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June 2014 Articles:
Alumni Advantage is a newsletter for current students written by members of the National Professional Advisory Board and their colleagues. It provides insider advice, insight and inspiration so that when our graduates enter the real world, they are ready to rock it.
Landing the Job: Equal Parts Tenacity and Intuition
by Sydney Holmes, photo courtesy Sydney Holmes
Never stop networking:
Being "on" all the time has its advantages and disadvantages. People say it's all about who you know, and it is, but there is something to be said for hard work and tenacity. You're never going to meet the people you need to meet if you're not working hard. It may sound obnoxious, but no one ever got anywhere by not asking. Never feel like you're above a certain contact, because chances are, that contact knows somebody who knows somebody who has a position for you. Even if it's an obscure connection, it doesn't hurt to try to use it. I've had a few Red Raiders contact me, and I'm always willing to help. More often than not, people will respond, even if there is no availability at the moment. The worst that can happen is an unanswered email. What's one more unread resume?
Keep things in perspective:
It can be hard to go from the top of the heap to the bottom of the pile again, but be willing to learn. The idea that someone is going to graduate and be the CEO of a company at 22 is long gone. Find someone older and more experienced than you are who you trust, and pick their brain daily. If they're a good mentor, they'll be willing to walk you through the difficult business scenarios you will undoubtedly face. If you want to hold out for the dream job, you're going to be waiting a long time. Chances are the position you want doesn't exist. Take the job you feel good about and create a niche for yourself within it. Your job will evolve. Learn, learn, learn, and that CEO job will be so much sweeter.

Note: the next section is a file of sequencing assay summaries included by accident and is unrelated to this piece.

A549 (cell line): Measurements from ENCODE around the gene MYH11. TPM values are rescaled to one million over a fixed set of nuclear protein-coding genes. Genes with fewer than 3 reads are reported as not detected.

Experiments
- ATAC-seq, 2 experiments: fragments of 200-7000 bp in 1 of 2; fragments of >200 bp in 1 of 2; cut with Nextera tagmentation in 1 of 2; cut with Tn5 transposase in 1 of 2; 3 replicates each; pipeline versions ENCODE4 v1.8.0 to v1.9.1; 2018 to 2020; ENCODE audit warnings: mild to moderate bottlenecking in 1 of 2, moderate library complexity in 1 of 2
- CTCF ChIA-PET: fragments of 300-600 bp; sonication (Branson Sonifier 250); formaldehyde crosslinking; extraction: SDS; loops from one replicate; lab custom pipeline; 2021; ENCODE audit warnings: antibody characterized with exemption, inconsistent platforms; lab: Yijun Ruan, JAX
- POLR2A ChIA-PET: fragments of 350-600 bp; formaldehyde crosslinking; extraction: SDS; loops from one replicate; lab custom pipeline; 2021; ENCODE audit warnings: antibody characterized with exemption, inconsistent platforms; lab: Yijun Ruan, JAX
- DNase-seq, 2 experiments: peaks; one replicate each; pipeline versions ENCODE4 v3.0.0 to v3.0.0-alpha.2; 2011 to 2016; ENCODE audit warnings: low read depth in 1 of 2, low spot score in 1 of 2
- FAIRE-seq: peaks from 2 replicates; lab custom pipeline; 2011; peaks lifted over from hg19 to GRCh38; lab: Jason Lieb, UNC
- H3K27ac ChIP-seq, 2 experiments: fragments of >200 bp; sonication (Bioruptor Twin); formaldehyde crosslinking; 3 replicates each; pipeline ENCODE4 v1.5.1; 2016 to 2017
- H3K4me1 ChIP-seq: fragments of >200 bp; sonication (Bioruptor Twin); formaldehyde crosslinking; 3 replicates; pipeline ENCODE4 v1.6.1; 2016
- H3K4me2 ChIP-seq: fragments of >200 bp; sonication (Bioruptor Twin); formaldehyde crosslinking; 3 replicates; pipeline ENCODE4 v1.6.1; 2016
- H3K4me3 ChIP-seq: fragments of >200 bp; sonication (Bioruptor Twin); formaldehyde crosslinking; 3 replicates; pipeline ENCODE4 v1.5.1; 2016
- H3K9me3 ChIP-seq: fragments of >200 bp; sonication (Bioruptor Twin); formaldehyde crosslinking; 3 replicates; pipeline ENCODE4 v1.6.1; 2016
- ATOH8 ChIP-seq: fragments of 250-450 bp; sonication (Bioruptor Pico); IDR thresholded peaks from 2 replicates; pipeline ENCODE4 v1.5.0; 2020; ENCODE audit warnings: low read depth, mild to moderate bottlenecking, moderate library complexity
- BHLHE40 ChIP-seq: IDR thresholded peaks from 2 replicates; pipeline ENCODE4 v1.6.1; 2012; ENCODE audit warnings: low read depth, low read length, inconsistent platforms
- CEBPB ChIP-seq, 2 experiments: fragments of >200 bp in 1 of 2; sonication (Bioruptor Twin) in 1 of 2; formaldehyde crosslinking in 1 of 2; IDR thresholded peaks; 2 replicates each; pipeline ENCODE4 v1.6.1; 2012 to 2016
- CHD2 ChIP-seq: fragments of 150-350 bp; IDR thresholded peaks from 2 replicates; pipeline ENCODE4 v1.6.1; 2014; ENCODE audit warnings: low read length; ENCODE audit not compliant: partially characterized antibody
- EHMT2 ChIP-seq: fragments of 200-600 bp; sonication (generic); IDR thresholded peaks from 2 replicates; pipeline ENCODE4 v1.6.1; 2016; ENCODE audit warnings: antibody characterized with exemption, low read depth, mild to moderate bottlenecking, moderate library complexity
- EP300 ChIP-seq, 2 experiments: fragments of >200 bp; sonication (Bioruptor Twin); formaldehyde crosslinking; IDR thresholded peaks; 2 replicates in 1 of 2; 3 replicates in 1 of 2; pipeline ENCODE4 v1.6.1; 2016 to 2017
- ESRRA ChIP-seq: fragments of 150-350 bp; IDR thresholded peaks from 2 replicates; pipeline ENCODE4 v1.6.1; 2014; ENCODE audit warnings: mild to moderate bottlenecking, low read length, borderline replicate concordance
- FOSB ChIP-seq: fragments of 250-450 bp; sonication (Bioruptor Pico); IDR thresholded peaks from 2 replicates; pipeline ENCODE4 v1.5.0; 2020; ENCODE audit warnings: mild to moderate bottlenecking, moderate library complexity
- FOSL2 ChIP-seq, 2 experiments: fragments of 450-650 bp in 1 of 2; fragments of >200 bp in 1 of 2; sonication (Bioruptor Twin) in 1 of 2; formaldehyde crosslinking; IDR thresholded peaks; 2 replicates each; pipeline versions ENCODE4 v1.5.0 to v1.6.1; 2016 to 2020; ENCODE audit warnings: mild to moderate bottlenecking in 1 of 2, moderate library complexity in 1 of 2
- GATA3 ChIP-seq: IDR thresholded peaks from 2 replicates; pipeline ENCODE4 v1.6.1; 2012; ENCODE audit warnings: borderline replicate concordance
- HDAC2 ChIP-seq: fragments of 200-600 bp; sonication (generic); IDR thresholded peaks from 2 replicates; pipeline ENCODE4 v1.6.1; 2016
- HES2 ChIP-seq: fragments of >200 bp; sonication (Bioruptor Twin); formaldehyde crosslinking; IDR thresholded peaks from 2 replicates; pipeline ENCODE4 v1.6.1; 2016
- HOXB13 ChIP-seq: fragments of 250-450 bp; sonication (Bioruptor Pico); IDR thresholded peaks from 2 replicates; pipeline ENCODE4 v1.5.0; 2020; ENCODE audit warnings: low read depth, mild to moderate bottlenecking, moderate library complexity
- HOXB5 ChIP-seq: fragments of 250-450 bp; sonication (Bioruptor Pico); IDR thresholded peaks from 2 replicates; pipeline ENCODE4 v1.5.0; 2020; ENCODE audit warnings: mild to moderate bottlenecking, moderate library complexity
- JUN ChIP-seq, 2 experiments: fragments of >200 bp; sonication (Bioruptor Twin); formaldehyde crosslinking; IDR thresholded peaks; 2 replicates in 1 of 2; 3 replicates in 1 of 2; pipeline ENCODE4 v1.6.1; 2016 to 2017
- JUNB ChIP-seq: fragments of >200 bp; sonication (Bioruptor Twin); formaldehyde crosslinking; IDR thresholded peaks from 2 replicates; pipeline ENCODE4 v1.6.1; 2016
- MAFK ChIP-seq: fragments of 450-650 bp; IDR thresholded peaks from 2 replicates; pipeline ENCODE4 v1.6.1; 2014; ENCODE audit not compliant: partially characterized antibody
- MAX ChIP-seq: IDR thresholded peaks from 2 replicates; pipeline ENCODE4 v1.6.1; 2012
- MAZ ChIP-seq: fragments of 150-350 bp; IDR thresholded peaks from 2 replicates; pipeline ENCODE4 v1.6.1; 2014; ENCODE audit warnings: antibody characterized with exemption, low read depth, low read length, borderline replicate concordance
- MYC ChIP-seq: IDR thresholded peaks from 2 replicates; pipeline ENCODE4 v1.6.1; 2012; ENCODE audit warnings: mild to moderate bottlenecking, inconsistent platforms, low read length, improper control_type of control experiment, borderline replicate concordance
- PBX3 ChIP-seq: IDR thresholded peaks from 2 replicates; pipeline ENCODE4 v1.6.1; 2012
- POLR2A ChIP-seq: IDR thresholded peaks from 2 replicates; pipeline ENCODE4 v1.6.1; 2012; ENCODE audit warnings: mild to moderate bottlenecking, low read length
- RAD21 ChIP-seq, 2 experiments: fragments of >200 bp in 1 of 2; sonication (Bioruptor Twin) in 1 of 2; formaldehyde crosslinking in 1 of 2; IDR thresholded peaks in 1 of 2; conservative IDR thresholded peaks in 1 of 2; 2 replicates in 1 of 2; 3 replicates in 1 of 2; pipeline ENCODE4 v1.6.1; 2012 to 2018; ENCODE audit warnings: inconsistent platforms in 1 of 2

Keep the faith:
If you have a clear vision of where you want to be, don't let a few road bumps discourage you. There will be people who will try to instill doubt in you, and maybe not intentionally, but chances are any and all of the doubts they're planting are things you've already thought of and chose to ignore. If you are fully confident in yourself and your ability, run with it. Who should be allowed to tell you any different?
Make business cards:
No, really. Even if you don't have a job, make business cards--just a personal card with your name, phone number and email. I always think it's helpful to have your picture on your card. People won't remember you by your name, especially if you just told them you're interning for what's-his-name at so-and-so company. Put your face on your card. It jogs people's memories too, so when they look at it they say "Oh, I remember this one!"
Age ain't nothin' but a number:
People are going to treat your age as a novelty initially. Just remember, whether you're 22 or 62, you were hired for a reason. Continue to do a great job and your age will become obscure.
Sydney graduated with a degree in Broadcast Journalism in 2013. She moved to New York City two weeks after graduation to intern with CBS Radio. She currently works as the Public Relations Coordinator for TOWN Residential, a luxury real estate firm in Manhattan.
Sydney received a Mark of Excellence Award from the Society of Professional Journalists for a piece she wrote while at her post as Entertainment Director for The Hub@TTU. She is an active blogger and pursues standup comedy in New York City.top